And now I bet you’re thankful I’m not going to expose you to any more disgusting stories – at least not for now.

Reasons I’m Thankful

At Thanksgiving dinner we were requested by our hostess to say something we were thankful about. I said I was thankful I got to go skiing earlier in the day, and to my credit I did NOT say I was also thankful that I got to do something fun with my family instead of spending days cleaning, shopping, and cooking the feast.

My gynecologist turned me on to skiing on Thanksgiving. He was looking at me through the stirrups, making idol chitchat about how he and his sons have been going to the mountain for years because there are no crowds and no lift lines. “When we get home, my wife has a big turkey feast waiting for us,” he said as he, well, uh, never mind.

I wonder what it would be like to be the wife of a gynecologist?

Since he told me that about skiing, I’ve made it my life’s goal to get invited out for Thanksgiving rather than spending it in the kitchen slaving. I’ve been able to do it for the last two years, and with any luck, I can keep this tradition going.

But scamming Thanksgiving dinner is not today’s topic. Nope, getting out of cooking and cleaning is wonderful, but I want to devote this space to some of the things I’m thankful for. Let me share my little list.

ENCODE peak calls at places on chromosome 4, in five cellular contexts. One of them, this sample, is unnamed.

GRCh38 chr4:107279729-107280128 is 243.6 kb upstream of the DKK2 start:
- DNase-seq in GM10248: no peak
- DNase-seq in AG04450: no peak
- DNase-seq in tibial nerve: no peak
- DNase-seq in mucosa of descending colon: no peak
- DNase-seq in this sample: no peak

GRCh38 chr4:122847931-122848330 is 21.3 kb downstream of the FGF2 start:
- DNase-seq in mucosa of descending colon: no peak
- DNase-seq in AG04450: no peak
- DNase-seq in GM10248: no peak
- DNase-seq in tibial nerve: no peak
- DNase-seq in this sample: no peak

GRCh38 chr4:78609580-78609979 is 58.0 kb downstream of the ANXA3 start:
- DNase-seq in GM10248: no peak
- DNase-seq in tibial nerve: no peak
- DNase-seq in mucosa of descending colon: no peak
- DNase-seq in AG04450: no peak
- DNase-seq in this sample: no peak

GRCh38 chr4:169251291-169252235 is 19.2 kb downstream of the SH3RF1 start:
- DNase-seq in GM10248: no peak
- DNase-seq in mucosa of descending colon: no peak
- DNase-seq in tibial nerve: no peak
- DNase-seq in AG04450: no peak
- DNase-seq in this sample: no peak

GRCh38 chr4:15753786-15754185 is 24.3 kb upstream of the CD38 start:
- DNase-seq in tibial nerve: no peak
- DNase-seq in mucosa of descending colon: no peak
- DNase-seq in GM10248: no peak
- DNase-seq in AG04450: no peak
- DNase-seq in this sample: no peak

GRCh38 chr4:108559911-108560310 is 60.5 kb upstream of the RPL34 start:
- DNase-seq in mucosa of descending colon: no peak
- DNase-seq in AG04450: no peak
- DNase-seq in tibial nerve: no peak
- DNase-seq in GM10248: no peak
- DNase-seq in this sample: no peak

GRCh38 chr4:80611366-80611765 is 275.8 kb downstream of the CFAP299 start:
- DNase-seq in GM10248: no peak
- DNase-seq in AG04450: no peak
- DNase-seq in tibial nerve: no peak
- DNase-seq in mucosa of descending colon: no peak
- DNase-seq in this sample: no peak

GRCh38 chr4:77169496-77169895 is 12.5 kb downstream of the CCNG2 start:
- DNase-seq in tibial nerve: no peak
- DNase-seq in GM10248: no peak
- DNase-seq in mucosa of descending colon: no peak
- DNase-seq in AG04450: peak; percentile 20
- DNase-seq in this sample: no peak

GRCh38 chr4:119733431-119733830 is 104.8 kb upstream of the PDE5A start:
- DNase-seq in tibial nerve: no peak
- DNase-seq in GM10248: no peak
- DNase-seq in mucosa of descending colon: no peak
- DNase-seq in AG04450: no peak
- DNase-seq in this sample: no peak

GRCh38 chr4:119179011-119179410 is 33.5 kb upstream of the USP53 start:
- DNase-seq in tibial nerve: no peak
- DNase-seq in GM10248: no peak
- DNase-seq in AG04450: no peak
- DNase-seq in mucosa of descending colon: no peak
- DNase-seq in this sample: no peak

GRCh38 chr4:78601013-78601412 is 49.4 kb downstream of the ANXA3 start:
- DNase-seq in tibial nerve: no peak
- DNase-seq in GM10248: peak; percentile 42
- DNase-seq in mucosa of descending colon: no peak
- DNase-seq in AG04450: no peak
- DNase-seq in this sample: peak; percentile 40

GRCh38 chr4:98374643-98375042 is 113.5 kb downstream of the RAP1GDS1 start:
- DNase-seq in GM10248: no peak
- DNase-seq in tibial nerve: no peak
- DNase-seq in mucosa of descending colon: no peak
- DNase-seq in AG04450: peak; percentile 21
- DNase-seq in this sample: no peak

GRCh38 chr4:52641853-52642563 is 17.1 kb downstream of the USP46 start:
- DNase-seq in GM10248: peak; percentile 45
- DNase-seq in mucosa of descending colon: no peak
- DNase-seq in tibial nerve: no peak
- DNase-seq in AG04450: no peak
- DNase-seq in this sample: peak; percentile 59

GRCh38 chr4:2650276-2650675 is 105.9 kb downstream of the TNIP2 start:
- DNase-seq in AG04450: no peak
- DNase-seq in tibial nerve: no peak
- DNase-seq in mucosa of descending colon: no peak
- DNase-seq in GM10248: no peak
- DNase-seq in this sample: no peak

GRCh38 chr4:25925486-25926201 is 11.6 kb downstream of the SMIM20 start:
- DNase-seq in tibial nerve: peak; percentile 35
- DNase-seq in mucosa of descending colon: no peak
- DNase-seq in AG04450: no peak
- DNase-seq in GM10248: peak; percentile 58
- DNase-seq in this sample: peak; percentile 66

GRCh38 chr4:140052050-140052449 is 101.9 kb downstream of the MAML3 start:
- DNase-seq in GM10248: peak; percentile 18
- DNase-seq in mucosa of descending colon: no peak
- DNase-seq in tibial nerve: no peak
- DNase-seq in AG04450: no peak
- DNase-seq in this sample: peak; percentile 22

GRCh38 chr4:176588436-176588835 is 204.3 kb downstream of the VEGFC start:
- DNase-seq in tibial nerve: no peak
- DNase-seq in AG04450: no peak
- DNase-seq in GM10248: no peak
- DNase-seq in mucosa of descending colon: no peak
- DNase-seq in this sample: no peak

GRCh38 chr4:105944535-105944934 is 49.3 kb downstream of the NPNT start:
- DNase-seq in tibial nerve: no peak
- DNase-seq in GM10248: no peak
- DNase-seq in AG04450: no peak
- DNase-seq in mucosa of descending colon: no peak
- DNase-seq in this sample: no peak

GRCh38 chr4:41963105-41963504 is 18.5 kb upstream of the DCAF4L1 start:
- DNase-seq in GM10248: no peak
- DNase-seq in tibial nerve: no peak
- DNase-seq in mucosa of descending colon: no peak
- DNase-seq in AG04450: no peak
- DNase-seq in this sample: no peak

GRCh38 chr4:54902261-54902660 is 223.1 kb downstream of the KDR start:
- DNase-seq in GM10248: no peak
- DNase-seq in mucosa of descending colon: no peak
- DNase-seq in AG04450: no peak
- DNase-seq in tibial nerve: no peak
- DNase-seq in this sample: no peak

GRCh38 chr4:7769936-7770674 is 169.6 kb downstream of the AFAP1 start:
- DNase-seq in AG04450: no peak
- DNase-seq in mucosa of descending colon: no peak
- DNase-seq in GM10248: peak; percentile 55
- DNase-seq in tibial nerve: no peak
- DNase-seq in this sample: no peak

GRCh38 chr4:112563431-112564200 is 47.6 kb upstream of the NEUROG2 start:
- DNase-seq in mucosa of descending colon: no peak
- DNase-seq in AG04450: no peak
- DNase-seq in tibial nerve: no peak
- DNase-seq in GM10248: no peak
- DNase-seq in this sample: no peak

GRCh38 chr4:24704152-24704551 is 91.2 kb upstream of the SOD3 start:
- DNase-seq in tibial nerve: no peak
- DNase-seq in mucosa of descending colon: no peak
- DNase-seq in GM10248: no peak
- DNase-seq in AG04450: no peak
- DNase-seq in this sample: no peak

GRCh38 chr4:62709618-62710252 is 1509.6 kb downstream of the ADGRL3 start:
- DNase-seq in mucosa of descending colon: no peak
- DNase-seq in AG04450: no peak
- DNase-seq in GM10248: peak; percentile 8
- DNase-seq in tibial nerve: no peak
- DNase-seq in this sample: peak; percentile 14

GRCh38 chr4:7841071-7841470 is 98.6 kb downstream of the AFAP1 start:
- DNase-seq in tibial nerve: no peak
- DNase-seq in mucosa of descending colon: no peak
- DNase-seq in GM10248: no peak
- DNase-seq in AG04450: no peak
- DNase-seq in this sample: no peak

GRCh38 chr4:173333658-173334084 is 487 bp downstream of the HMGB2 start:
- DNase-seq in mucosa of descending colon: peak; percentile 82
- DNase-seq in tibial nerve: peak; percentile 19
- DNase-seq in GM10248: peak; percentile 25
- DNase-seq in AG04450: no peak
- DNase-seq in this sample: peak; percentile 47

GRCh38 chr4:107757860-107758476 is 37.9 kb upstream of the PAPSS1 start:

I’m thankful that my kids no longer rely on me to drive them around. Oh Lord am I thankful for that.
I’m thankful that, in spite of how much they appear to bumble, the politicians I voted for are trying hard to make life better for me personally and for others.

Speaking of others, I’m thankful I live in a country that wants to take care of our poor even when some of them seem to be taking advantage. I would hate to live in a third world country where the poor line the streets like wax paper and no one pays any attention to them. If I didn’t have to pay taxes, that would be great, but I love knowing our poor aren’t nearly as poor as the poor in the rest of the world.

When you get right down to it, I’m actually thankful I pay taxes, because I like nice schools and roads, public buildings and museums, decent subsidized clinics where suffering people can find relief, and public housing for people who couldn’t afford to live anywhere else. I hate that there are selfish people who take advantage of my taxes (shame on you), but I’m very happy that children born to poor families get the opportunity to be educated in spite of their circumstances.